Link to PDF of their slideshow.

Survey results

A total of 687 responses were collected immediately following the public meeting, in-person at the subway station, and online. Overall, 62% of respondents preferred one-elevator-at-a-time replacement, with either a 22- or 24-month duration, while 38% preferred full closure with an 8-month duration.

While the great majority (86%) of survey respondents completed the survey at the station or online, it is worth noting that of the 14% who completed the survey at the end of the public meeting, 79% favored full closure, compared with only 24% of those who completed the survey at the station, and 33% who completed it online. View full results and background.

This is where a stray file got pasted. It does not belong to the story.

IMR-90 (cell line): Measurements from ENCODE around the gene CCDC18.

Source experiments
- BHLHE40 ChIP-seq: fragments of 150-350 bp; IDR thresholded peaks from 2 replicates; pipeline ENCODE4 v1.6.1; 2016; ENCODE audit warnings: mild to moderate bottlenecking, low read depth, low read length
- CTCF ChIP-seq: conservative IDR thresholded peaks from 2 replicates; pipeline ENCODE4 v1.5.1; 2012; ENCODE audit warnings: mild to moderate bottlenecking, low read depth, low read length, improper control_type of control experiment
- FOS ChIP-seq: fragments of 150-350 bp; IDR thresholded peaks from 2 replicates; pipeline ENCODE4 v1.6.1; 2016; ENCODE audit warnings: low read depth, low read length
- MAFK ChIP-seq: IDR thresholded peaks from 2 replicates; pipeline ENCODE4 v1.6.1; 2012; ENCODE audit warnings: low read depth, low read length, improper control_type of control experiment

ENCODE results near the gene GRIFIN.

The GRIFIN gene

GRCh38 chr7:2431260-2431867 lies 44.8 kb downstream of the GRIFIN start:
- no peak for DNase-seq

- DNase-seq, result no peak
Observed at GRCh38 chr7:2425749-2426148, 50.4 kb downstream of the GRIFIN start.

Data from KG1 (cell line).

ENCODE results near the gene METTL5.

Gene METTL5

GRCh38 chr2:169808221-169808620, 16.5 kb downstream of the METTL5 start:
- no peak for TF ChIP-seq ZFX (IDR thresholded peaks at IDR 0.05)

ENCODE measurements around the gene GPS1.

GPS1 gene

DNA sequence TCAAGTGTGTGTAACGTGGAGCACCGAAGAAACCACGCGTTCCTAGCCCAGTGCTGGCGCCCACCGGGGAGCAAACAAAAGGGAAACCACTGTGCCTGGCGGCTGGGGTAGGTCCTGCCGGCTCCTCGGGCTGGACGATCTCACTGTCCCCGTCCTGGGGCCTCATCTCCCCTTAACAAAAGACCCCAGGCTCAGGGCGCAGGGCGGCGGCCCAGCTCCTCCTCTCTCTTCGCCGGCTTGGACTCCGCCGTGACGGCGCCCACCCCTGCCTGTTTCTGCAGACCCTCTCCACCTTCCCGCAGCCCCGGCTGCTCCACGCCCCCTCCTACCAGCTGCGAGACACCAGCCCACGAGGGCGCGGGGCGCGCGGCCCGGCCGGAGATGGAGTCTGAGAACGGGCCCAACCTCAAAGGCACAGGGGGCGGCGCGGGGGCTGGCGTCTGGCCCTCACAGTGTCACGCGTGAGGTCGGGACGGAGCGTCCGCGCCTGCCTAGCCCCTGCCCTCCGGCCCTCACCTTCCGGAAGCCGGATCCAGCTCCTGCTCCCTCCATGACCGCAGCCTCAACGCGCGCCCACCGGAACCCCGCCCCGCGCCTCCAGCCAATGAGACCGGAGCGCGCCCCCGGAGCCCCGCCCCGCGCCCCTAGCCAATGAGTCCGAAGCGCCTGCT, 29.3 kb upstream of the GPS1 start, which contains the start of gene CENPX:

Following further advocacy by the BHA, which reflected input from nearby residents, DOT has  installed a 22nd speed bump on Hicks Street north of Clark Street.

About this Issue   

The Slow Zone Program was created by the City to reduce the speed limit within select neighborhoods from 30 mph to 20 mph using speed humps, signage, and stepped-up enforcement, all of which aim to change driver behavior. The program’s goal is to reduce the number and severity of vehicular crashes and injuries to both drivers and pedestrians.  Where Slow Zones have been implemented in New York City, the result has been a 10-15% decrease in speeds, 10% reduction in crashes with injuries, and 27% reduction in vehicle injuries.